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Tips & Tricks

Brief Explanation of How Graphics Cards Increase Productivity For Photographers

By Justin Heyes on September 13th 2016

Without a doubt, one of the most-asked questions for a photographer is “How can I make Lightroom faster?”. It seems like every week someone has the answer either by increasing your ram, upgrading to an SSD, or increasing your cache size. What is usually not discussed is how your video card can affect the performance of Photoshop and Lightroom.

[REWIND: A Game To Learn How To Use The Misunderstood Genius That Is The Photoshop Pen Tool ]

Starting with Adobe Photoshop CS6, Adobe introduced the Mercury Graphics Engine (MGE) that uses your video card’s GPU to improve Photoshop’s performance. This Mercury Graphics Engine provides near-instant results when working with certain key tools, such as Lighting Effects and Liquify. The best thing about the Mercury Graphics Engine is, it uses both cross-platform compatible OpenGL, and OpenCL for GPU acceleration.

What is OpenCL?

Backpedaling a bit, the CPU in your computer can contain anywhere from 2-4 cores. Each one of these core performs a specific task at a time; the more core, the more task that can be completed. GPUs are specialized processors that address the demands of real-time high-resolution graphical tasks. They have evolved into multi-core behemoths, each with there own sub-cores that are very efficient at manipulating large blocks of data.

What is OpenGL?

In contrast, OpenGL is a graphical API that allows you to send rendering commands to the GPU. Typically, the goal is to show the rendering on screen. What OpenCL and OpenGL allow you to DO IS tap into those cores to help speed up certain tools in Photoshop, and the Develop module in Lightroom, among other things.

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There are no hacks or mods to get your video card to work with Lightroom or Photoshop. If you have a modern graphics card (anything after 2010) chances are it supports GPU acceleration, with some exceptions. Photo editing software that utilizes OpenCL and OpenGL can run on Intel, AMD, Nvidia or an other capable device.

AMD leads the pack in OpenCL performance among its competitors. Apple’s pro line of apps like Final Cut Pro only support OpenCL, hence the inclusion of AMD Radeon R9 cards in their Macbook Pro line and AMD Fire Pro in the Mac Pro.

It seems Apple has an arm’s length relationship with Nvidia having only included their graphics cards in a handful of computers over the years. Nvidia favors their CUDA structure over the Apple made OpenCL.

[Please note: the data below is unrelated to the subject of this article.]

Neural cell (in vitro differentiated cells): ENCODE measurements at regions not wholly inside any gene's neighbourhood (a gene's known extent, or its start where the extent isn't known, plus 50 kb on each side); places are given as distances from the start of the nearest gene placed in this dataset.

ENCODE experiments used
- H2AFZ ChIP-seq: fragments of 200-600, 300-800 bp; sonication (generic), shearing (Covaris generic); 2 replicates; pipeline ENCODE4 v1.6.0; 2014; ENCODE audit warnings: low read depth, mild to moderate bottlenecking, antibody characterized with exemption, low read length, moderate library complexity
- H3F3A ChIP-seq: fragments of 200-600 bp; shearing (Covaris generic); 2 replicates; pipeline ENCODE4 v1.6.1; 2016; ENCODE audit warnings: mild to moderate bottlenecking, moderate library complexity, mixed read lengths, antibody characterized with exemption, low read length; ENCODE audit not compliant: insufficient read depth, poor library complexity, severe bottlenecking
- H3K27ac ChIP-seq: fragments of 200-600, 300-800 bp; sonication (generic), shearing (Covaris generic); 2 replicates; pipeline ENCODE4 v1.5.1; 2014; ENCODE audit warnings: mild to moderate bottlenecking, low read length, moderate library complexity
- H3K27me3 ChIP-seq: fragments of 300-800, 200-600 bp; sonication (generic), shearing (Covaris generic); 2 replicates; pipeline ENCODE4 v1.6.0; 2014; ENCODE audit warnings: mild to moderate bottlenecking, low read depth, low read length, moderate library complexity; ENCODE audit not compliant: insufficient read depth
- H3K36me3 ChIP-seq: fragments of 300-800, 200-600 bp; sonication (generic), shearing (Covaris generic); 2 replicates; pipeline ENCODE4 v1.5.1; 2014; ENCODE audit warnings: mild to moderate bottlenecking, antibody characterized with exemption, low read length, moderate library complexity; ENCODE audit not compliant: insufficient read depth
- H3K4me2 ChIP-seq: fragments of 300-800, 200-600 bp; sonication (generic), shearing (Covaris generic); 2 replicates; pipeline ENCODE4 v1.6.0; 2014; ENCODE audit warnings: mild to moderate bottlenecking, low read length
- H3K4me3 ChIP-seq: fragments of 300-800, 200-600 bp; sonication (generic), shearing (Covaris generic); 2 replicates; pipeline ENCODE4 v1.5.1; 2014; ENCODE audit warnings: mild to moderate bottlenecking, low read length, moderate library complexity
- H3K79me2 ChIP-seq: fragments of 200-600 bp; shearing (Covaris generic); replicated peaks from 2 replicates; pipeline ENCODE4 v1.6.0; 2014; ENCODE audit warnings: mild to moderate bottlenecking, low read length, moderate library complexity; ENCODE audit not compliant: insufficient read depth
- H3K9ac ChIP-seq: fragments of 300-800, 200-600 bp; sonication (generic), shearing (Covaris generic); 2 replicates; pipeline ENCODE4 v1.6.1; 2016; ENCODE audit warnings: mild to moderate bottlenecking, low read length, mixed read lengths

What is CUDA?

Photo editing programs like Photoshop or Lightroom benefit from OpenGL acceleration to help increase the speed of developing your images. When editing video however, CUDA is king.

CUDA is a framework that is developed by Nvidia to run specifically on their products. It behaves similar to OpenCL in that it utilizes multiple graphics cores to help expedite specific tasks, just better. Nvidia works with vendors like Adobe to help get the most out of CUDA cores. Programs like Premiere Pro and Avid Media Composer render video faster than with an OpenCL/AMD counterpart.

Final Thoughts

Tapping into your graphics processor can greatly increase productivity in both photo and video workflow alike. With the advent of Apple’s Metal API and Vulkan, which functions like OpenCL and OpenGL with less overhead, graphic manufacturers are supporting more standards. Media producers  may find an increase in performance in the lowest spec-ed computers, and then computers like the Mac Pro will become more of a niche product.

About

Justin Heyes wants to live in a world where we have near misses and absolute hits; great love and small disasters. Starting his career as a gaffer, he has done work for QVC and The Rachel Ray Show, but quickly fell in love with photography. When he’s not building arcade machines, you can find him at local flea markets or attending car shows.

Explore his photographic endeavors here.

Website: Justin Heyes
Instagram: @jheyesphoto

Q&A Discussions

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  1. Jacob Macisa

    Sweet. Nice article for some help with rendering/processing I know for me that MGE has been a great help for those giganto files I work on.

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  3. Justin Haugen

    I’d like to know if LR has fixed the issue with graphics card utilization making LR lag on non-retina displays. I’ve had it disabled for so long now.

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    • Justin Heyes

      What year Macbook do you have?

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    • Justin Haugen

      Actually I’m on a built pc and windows laptop. I just used the term retina display rather generally as it was 1080p display systems affected.

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